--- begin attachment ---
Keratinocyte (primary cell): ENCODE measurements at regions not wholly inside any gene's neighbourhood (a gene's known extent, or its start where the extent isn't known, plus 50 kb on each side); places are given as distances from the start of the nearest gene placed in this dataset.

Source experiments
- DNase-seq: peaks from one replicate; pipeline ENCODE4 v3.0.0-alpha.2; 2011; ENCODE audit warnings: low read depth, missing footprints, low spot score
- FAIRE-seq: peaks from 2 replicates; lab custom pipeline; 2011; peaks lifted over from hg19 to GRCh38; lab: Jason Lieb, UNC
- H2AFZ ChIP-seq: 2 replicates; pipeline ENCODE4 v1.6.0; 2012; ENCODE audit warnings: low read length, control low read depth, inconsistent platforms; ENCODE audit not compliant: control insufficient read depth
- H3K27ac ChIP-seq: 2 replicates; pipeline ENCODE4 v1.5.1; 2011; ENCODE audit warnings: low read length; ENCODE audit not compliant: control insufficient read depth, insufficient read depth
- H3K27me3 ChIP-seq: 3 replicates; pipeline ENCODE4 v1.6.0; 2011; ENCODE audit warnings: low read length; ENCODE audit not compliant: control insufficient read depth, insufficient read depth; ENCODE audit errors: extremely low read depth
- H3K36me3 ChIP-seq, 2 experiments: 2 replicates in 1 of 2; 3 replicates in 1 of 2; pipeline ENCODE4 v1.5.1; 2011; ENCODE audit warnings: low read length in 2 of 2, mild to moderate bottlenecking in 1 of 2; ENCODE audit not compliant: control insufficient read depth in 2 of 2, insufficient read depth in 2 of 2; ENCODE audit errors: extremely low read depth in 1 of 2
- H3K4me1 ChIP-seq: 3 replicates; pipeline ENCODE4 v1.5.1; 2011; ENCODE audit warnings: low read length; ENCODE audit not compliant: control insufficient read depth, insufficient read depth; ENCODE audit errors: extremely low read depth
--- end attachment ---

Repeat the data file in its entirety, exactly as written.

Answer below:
Keratinocyte (primary cell): ENCODE measurements at regions not wholly inside any gene's neighbourhood (a gene's known extent, or its start where the extent isn't known, plus 50 kb on each side); places are given as distances from the start of the nearest gene placed in this dataset.

Source experiments
- DNase-seq: peaks from one replicate; pipeline ENCODE4 v3.0.0-alpha.2; 2011; ENCODE audit warnings: low read depth, missing footprints, low spot score
- FAIRE-seq: peaks from 2 replicates; lab custom pipeline; 2011; peaks lifted over from hg19 to GRCh38; lab: Jason Lieb, UNC
- H2AFZ ChIP-seq: 2 replicates; pipeline ENCODE4 v1.6.0; 2012; ENCODE audit warnings: low read length, control low read depth, inconsistent platforms; ENCODE audit not compliant: control insufficient read depth
- H3K27ac ChIP-seq: 2 replicates; pipeline ENCODE4 v1.5.1; 2011; ENCODE audit warnings: low read length; ENCODE audit not compliant: control insufficient read depth, insufficient read depth
- H3K27me3 ChIP-seq: 3 replicates; pipeline ENCODE4 v1.6.0; 2011; ENCODE audit warnings: low read length; ENCODE audit not compliant: control insufficient read depth, insufficient read depth; ENCODE audit errors: extremely low read depth
- H3K36me3 ChIP-seq, 2 experiments: 2 replicates in 1 of 2; 3 replicates in 1 of 2; pipeline ENCODE4 v1.5.1; 2011; ENCODE audit warnings: low read length in 2 of 2, mild to moderate bottlenecking in 1 of 2; ENCODE audit not compliant: control insufficient read depth in 2 of 2, insufficient read depth in 2 of 2; ENCODE audit errors: extremely low read depth in 1 of 2
- H3K4me1 ChIP-seq: 3 replicates; pipeline ENCODE4 v1.5.1; 2011; ENCODE audit warnings: low read length; ENCODE audit not compliant: control insufficient read depth, insufficient read depth; ENCODE audit errors: extremely low read depth